At this point I suspect many of you are thinking this all sounds pretty exotic for a public library field trip and perhaps even a bit like a fairytale (or worse, lofty). I will be the first to admit that up until this experience I tended to think of international
public library ventures as reserved for a small handful of very large and/or very well-funded libraries in our country, not
a medium-sized library such as mine, let alone a small, rural library. Yet as entities that pride themselves in offering a global
reach with a local touch, why don’t we make a better effort to reach out when it comes to the exchange of ideas, culture, and professional expertise?

Further, given the prevalence of the English language in many parts of the world, we have even less of an excuse for at least taking a look at the world around us which can be just a short website, email, or Skype address away. After all there are an estimated 320,000 public libraries across the globe to tap into! Plus the reality is that the majority of libraries in the world and our own country are small, so connecting talented people, who can work wonders with very constrained resources in isolated geographies, seems more important than ever. While the political environments, cultural differences, and economic challenges vary widely, the fundamental concepts—of connecting people to information, providing safe learning environments, building literacy skills, and more—cut across all boundaries.

So how can you get started thinking more globally? Here are a few suggestions that are just the tip of the iceberg (and my apologies in advance for being European-centric):

  • View and subscribe to “This Week in Libraries”1 a show produced every few months by Boekesteijn and van de Geer, mentioned earlier.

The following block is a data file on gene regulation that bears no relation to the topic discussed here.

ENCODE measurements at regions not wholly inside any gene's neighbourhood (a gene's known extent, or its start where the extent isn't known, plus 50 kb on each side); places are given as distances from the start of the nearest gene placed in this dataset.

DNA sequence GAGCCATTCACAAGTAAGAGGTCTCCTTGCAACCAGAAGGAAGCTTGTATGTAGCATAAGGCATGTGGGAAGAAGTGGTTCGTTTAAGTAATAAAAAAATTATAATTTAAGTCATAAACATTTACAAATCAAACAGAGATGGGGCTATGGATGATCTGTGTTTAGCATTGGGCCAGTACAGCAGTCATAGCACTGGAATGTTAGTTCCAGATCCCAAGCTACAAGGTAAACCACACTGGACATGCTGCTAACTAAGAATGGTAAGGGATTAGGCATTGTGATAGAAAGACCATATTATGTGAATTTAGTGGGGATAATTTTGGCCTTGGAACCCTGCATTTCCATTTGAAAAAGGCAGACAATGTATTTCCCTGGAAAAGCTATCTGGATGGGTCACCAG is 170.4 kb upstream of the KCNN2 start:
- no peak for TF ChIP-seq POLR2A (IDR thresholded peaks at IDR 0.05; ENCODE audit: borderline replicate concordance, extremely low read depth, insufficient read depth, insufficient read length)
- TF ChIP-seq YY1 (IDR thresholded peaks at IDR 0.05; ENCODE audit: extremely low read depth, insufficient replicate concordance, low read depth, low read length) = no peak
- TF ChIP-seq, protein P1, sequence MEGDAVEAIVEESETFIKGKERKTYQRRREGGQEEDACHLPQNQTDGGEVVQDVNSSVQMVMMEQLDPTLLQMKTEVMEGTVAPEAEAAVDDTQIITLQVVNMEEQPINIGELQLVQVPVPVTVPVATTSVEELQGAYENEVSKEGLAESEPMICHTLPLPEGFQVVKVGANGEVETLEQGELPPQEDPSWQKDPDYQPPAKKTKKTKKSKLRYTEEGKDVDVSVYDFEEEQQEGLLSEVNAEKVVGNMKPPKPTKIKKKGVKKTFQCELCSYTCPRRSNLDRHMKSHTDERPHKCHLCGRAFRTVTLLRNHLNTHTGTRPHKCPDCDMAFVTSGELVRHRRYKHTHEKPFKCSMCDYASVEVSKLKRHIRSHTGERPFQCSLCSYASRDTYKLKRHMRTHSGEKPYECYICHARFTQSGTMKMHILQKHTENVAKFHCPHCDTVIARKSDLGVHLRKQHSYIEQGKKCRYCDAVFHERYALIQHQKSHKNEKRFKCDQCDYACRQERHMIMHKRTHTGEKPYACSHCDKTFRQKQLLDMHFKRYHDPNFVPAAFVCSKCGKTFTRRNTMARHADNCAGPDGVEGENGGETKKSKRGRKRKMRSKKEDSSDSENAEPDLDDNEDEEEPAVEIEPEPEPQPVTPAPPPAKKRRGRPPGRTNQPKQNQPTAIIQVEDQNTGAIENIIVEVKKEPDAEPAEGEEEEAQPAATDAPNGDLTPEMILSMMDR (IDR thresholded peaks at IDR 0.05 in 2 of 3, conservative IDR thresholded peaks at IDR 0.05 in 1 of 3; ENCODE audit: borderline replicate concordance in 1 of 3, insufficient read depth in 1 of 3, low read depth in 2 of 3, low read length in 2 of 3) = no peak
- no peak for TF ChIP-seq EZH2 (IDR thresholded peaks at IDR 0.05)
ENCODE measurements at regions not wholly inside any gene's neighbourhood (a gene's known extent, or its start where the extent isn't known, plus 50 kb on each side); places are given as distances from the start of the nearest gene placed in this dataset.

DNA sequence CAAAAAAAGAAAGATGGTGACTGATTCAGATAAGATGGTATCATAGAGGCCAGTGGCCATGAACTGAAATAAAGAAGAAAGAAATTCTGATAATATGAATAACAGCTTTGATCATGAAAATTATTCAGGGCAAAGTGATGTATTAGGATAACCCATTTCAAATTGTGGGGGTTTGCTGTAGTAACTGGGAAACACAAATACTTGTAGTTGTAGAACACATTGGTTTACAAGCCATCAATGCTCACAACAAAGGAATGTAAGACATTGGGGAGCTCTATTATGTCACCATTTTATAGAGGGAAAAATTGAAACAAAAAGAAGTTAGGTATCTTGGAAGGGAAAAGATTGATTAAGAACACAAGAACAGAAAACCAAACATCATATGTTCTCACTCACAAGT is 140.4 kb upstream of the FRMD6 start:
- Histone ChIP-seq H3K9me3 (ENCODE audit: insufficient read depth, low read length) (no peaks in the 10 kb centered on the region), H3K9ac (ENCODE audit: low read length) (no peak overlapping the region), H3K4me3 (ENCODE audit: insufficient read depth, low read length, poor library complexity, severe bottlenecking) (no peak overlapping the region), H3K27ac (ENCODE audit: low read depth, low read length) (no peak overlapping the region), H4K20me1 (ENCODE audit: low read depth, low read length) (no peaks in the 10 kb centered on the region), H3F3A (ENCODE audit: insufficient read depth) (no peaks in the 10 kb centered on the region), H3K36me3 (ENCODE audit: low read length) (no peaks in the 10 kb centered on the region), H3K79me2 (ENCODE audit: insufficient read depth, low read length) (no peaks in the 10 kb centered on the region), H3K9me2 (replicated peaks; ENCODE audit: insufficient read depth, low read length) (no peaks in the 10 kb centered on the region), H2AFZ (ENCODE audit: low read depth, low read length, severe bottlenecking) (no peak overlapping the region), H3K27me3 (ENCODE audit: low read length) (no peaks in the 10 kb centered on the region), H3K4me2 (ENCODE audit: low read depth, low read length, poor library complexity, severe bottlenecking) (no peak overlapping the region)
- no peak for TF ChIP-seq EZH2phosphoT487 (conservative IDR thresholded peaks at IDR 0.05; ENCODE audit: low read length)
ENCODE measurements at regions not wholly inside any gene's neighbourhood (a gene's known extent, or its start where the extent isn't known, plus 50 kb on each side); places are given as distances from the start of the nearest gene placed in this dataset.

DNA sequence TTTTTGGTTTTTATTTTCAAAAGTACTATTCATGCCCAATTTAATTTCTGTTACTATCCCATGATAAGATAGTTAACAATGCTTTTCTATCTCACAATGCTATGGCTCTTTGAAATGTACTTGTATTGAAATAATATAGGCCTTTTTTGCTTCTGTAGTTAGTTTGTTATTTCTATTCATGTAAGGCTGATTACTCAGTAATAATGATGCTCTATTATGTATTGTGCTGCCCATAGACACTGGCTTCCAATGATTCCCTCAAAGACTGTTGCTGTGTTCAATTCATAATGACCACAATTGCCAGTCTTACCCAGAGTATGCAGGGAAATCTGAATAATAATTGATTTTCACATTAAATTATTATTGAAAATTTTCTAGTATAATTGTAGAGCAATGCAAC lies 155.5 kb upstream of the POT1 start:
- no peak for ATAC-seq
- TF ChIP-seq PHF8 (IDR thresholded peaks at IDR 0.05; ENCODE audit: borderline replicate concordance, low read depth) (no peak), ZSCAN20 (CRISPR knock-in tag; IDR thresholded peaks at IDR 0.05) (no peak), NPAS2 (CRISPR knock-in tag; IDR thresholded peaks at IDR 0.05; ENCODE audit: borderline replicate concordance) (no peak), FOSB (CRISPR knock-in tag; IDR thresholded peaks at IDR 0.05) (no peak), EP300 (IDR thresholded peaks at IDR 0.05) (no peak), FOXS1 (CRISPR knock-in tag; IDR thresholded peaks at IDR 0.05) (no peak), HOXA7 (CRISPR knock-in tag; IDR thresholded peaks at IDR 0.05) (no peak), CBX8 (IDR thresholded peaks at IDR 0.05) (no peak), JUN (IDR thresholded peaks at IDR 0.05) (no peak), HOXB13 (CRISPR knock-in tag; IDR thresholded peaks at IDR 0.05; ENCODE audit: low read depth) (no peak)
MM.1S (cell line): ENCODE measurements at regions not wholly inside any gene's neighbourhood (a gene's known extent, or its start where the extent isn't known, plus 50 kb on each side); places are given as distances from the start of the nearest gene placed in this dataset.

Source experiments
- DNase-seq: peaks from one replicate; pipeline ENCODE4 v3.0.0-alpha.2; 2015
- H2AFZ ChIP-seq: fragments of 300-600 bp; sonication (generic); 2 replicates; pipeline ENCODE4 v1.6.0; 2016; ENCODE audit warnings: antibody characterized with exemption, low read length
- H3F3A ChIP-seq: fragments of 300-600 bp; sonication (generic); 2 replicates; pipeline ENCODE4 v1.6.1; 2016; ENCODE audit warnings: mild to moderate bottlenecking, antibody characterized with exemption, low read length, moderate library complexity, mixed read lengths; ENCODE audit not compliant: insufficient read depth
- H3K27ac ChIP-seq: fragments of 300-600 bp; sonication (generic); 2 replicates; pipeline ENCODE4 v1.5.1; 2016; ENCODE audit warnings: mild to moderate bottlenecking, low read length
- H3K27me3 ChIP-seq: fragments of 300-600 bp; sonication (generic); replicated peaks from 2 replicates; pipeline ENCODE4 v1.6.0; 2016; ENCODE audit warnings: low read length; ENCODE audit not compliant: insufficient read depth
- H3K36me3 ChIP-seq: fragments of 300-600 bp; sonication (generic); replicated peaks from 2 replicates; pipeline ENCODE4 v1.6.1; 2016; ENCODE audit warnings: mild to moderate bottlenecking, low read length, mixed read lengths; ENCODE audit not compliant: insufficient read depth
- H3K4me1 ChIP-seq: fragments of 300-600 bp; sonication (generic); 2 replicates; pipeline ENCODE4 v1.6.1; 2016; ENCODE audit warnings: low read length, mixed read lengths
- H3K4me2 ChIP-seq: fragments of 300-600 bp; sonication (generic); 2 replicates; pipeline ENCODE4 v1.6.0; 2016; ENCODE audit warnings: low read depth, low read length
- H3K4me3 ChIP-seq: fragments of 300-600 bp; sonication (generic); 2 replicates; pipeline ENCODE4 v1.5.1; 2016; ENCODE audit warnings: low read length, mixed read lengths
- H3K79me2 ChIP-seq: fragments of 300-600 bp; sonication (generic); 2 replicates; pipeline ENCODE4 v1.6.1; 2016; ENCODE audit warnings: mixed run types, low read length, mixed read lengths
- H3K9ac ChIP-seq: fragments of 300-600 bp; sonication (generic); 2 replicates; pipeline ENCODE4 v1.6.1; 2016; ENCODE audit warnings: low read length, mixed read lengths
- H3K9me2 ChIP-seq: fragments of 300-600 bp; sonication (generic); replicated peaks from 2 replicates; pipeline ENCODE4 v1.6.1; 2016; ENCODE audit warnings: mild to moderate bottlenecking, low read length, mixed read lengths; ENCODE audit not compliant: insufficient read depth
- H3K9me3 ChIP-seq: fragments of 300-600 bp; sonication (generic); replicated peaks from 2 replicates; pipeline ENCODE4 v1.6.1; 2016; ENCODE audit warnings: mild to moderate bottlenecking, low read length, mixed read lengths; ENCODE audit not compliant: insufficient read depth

• Visit the Public Libraries 2020 website2 and in particular the “Libraries Change Lives” public service announcement.
  • Read The Library of the Future: Hub for Knowledge, Contact and Culture.3
  • Attend PLA’s preconference at the 2015 American Library Association (ALA) Annual Conference, “Designing the Future: A Design Thinking Toolkit,”4 which will feature the Aarhus (Denmark) Public Library.
  • Attend the International Federation of Library Associations and Institutions (IFLA) Conference and Assembly, August 13-19, 2016, in Columbus (OH).
  • Spin a globe, touch it with your finger, and try reaching out to the nearest public library wherever it stops. You may be surprised at how many other bright, enthusiastic public library professionals there are in the world!

I hope this column sparks an interest to think more globally if you are not already doing so. Reaching out to our colleagues across the globe can only benefit all of us with the chance to exchange ideas, collaborate rather than duplicate, and make public libraries strong for the future.

References & Notes

  1. This Week in Libraries, video podcast series, accessed Mar. 26, 2015.
  2. Public Libraries 2020, accessed Mar. 26, 2015.
  3. The Netherlands Institute for Public Libraries, The Library of the Future: Hub for Knowledge, Contact and Culture (The Hague, Netherlands: Jan. 2014), accessed Mar. 26, 2015.
  4. Registration required; please visit the 2015 ALA Annual Conference website.